Abstract 4773: Racial Disparity In Outcomes After CABG Is Not Neutralized By Off Pump Techniques
Introduction: Race has been shown to be an independent risk factor for operative mortality following coronary artery bypass grafting (CABG). This study sought to determine the extent to which race is a risk factor for adverse events and long-term mortality following CABG and whether off-pump surgery (OPCAB) modifies that risk.
Methods: The STS Adult Cardiac Database at a single academic institution was queried for all primary isolated CABG patient records from 1997–2007. A propensity score was formulated based on 51 pre-operative risk factors to balance the patient groups with respect to treatment assignment (OPCAB or CABG on CPB). Multivariable logistic regression was used to assess the impact of African-American (AA) race and OPCAB on in-hospital outcomes (death, stroke, MI, and their composite, MACE). A Cox proportional hazards regression model and Kaplan-Meier curves determined whether AA race impacted long-term all-cause mortality. Interaction terms were constructed to test whether OPCAB surgery produces different results in AA patients than in Caucasian (CAUC) patients.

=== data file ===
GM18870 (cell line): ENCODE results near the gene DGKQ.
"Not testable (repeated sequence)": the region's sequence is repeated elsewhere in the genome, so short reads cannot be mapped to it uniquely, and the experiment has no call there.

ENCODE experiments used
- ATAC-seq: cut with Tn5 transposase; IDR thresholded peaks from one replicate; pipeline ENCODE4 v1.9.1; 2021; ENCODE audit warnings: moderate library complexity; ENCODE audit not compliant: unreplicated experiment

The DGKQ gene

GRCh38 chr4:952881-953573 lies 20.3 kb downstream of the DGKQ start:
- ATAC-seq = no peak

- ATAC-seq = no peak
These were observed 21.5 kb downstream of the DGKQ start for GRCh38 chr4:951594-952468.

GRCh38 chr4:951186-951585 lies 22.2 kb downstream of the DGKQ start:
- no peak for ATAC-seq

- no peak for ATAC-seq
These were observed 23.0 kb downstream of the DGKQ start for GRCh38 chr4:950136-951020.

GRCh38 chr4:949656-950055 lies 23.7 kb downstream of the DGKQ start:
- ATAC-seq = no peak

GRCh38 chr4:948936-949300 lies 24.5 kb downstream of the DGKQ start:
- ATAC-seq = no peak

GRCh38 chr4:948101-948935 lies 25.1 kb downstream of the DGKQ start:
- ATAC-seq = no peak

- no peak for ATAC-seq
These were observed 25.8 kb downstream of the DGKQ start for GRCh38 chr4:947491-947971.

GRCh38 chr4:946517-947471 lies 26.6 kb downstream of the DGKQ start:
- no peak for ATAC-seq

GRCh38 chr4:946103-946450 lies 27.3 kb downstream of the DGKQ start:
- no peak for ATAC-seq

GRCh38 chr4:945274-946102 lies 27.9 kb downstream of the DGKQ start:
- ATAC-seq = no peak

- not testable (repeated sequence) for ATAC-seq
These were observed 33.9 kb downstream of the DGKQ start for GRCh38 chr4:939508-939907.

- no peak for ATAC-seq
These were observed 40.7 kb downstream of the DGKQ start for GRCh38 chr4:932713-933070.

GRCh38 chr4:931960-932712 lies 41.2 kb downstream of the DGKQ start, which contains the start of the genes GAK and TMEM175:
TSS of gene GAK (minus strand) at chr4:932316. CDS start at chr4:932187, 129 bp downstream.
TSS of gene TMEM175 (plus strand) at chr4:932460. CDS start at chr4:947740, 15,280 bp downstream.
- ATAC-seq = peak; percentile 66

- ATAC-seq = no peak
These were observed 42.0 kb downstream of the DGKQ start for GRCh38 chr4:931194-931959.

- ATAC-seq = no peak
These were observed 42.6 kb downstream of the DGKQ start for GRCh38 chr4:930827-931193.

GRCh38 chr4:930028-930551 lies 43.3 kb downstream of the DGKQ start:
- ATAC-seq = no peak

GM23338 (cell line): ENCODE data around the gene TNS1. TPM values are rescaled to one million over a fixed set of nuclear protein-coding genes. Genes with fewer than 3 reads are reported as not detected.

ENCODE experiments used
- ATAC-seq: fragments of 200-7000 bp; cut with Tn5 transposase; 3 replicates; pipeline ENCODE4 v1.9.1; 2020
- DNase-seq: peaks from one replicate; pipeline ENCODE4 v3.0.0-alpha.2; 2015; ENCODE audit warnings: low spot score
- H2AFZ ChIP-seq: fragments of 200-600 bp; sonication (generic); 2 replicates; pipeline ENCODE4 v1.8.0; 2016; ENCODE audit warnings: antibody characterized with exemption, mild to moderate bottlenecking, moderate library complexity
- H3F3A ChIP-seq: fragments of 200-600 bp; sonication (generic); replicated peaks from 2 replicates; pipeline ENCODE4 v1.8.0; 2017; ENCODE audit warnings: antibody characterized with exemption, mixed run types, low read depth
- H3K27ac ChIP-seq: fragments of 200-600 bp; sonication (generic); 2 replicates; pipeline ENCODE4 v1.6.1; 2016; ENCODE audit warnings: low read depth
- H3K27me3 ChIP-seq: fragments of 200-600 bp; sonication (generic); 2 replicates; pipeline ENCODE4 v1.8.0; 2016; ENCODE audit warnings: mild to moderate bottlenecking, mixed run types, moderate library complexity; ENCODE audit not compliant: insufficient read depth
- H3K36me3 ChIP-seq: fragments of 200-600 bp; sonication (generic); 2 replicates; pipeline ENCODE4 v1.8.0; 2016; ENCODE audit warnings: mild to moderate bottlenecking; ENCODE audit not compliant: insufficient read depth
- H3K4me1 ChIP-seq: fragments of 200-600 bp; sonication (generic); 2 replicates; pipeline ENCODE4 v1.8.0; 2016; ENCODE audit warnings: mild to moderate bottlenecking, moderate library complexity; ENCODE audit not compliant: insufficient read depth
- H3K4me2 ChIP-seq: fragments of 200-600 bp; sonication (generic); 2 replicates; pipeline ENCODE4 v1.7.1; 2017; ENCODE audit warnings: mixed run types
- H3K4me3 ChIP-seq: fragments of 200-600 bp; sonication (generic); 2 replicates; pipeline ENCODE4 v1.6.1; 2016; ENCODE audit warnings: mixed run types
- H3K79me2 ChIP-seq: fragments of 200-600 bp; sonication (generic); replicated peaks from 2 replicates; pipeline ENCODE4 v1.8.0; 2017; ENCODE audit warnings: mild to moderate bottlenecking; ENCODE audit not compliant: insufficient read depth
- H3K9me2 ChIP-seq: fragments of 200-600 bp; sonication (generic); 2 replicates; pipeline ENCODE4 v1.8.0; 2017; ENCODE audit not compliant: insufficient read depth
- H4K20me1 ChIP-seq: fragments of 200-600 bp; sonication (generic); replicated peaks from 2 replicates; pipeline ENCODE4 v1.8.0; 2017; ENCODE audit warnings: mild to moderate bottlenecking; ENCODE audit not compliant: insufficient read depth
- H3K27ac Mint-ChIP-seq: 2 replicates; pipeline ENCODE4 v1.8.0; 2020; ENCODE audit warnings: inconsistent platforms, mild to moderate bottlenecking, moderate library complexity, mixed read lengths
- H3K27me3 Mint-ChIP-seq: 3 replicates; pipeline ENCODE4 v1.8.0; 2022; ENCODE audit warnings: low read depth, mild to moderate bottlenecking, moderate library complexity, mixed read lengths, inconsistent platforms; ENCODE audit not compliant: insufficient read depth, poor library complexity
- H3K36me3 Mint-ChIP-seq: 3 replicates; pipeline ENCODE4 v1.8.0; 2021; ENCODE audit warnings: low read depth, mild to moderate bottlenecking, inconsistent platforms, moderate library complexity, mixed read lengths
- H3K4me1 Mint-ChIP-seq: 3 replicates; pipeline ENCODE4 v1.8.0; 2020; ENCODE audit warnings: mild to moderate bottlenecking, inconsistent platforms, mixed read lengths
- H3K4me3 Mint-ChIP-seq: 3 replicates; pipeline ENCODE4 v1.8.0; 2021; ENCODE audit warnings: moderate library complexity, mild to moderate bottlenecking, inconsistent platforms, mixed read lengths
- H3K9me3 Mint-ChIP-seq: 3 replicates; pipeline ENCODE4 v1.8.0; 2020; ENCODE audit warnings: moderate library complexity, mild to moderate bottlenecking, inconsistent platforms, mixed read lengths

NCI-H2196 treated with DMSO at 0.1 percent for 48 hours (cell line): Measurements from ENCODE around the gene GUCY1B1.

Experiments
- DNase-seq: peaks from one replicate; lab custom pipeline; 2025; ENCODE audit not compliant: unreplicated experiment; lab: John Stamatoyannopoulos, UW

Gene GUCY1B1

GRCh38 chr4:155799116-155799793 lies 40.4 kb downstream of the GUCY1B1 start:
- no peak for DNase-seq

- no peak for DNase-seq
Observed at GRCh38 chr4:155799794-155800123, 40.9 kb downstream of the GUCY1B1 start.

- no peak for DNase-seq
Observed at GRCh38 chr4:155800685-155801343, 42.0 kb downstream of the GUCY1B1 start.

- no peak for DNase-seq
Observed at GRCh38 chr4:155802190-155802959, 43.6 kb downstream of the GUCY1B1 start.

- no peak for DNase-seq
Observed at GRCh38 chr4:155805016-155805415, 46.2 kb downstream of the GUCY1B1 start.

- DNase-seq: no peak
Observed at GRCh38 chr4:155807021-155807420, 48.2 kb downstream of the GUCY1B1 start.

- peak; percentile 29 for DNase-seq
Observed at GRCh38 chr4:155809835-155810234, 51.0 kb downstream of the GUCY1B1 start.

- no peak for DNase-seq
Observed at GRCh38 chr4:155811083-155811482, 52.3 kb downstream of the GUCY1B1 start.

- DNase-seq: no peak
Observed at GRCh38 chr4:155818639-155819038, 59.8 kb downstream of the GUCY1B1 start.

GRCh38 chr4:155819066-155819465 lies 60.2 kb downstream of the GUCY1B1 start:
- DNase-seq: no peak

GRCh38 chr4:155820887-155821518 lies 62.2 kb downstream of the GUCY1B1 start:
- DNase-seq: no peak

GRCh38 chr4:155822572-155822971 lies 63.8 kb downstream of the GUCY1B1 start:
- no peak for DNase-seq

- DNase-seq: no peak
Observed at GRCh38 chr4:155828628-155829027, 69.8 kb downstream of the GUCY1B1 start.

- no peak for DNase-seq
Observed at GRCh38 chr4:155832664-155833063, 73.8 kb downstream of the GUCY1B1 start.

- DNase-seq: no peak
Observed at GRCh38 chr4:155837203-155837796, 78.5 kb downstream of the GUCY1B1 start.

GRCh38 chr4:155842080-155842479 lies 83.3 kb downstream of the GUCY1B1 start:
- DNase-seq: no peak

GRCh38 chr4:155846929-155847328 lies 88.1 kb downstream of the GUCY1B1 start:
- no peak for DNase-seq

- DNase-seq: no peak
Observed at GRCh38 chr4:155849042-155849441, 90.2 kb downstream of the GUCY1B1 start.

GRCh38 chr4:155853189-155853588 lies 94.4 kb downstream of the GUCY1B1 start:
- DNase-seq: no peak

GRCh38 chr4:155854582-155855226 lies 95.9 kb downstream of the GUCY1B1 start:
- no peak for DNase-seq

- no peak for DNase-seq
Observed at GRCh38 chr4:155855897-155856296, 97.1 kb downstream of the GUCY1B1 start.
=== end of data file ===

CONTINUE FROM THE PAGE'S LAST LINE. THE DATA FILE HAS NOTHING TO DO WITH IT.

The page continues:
Results: There were 12,874 consecutive CABG patients, including 2033 (15.8%) AA and 10,841 (84.2%) CAUC patients. AA patients had higher baseline rates of hypertension, diabetes, and renal failure, and suffered higher risk-adjusted incidence of death, stroke and MACE than Caucasian patients.. Risk-adjusted survival at 3, 5, and10 years for AA (87.5%, 81.4%, 63.8%) was significantly lower than for CAUC (90.7%, 85.2%, 67.1%, p<0.001). Both AA patients (AOR 0.77, CI 0.44 –1.36) and CAUC patients (AOR 0.72, CI 0.53– 0.99) who had OPCAB had lower risk-adjusted odds of MACE than their racial counterparts who had CABG on CPB. No interactions existed which suggest that OPCAB has the same effect in AA as it does in CAUC.
Conclusions: OPCAB is similarly beneficial to both race groups in reducing perioperative morbidity. Short and long-term outcomes are significantly worse in AA than Caucasian patients.